I still say the price of the "ink" will be a bit prohibitive for a while. I just don't know if top notch printers for models are that close. And you would not want a cheapie printer.

150 for a quart on the machine im buying, 150 isnt bad given that you can produce 2000$ worth of product with it.

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Posted (edited) · Report post

well here is the other end of the hobbyist equation: where exactly do you get your source files from? do you have a 3D scanner which is what it would seem to me to need? and then of course the endless interfaces and software possibilities.

or do maybe these printers come with some point and click design software?

so I mean, how easy is it going to be to produce a simple small block chevy finned valve cover for example?

jb

Edited by jbwelda

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Posted · Report post

well here is the other end of the hobbyist equation: where exactly do you get your source files from? do you have a 3D scanner which is what it would seem to me to need? and then of course the endless interfaces and software possibilities.

or do maybe these printers come with some point and click design software?

so I mean, how easy is it going to be to produce a simple small block chevy finned valve cover for example?

jb

i draw my own

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Posted · Report post

well here is the other end of the hobbyist equation: where exactly do you get your source files from? do you have a 3D scanner which is what it would seem to me to need? and then of course the endless interfaces and software possibilities.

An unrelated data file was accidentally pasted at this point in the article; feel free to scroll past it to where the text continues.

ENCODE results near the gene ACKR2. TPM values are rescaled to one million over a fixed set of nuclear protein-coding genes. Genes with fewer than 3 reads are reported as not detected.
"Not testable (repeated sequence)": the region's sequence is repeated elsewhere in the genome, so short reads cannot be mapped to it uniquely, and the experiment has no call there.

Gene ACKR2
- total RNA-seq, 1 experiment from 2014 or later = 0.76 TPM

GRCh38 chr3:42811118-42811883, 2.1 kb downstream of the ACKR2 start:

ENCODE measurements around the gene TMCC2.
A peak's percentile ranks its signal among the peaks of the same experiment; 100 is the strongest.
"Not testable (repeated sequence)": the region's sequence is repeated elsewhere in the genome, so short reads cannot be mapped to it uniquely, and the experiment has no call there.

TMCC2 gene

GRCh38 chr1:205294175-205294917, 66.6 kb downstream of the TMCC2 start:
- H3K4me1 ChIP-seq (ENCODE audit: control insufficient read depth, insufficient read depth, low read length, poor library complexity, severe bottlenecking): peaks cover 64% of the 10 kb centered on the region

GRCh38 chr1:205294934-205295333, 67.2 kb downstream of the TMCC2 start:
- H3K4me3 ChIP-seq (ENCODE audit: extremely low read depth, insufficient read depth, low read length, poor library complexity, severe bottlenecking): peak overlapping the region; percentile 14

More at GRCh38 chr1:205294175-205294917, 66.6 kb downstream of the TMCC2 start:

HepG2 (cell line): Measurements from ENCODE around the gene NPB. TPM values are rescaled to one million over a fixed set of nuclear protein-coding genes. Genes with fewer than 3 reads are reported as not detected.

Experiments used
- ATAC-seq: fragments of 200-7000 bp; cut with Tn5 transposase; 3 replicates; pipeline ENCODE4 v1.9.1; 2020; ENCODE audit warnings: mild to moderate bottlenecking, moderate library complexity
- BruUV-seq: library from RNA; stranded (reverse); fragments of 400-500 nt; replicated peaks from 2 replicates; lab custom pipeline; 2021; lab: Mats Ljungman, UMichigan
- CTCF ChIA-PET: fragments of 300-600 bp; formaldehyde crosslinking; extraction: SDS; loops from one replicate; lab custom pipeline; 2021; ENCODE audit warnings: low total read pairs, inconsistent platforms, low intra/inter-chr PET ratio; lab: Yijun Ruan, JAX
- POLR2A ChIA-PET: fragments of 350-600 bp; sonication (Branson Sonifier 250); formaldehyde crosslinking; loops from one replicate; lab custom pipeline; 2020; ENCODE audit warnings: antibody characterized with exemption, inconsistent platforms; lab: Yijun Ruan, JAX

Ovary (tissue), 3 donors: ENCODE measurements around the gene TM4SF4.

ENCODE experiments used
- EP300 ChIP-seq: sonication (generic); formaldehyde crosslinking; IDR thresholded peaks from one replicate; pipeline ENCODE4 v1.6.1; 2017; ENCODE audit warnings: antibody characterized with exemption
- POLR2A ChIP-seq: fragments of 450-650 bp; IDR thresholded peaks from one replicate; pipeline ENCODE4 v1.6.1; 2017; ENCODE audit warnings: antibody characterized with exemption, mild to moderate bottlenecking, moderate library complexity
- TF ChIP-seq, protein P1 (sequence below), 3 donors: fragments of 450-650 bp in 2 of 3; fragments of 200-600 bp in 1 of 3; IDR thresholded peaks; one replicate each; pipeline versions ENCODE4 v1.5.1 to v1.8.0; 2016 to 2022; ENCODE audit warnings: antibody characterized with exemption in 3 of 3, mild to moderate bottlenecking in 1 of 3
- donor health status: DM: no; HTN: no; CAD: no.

or do maybe these printers come with some point and click design software?

so I mean, how easy is it going to be to produce a simple small block chevy finned valve cover for example?

jb

As the technology evolves and 3-D printers become common, you can bet that companies will be jumping in and providing all sorts of files to print.

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Posted · Report post

3D printing is happening. It's pretty much a done deal. 3D printing in 1/24 scale? That's a little more problematic.

Oh really?

This has been posted on a few other forums

Hello everybody!

I want to show you my new project. This model from scratch Lexus LX570 KHANN. The model was established by using the 3D technology.

Enjoy smile.gif

0_8f862_a0d4f389_XL_zps57bc729c.jpg

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0_8f860_673e64e3_XL_zps0aad3cc9.jpg

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0_8f868_5aab37b3_XL_zpsd7d10859.jpg

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0_8f86a_779c156e_XL_zpsbf3898de.jpg

0_8f85f_3dad3602_XL_zps5d9c9636.jpg

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Posted · Report post

0_8f868_5aab37b3_XL_zpsd7d10859.jpg

0_8f869_3071c291_XL_zpse6273db6.jpg

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Neato Mosquito

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Posted · Report post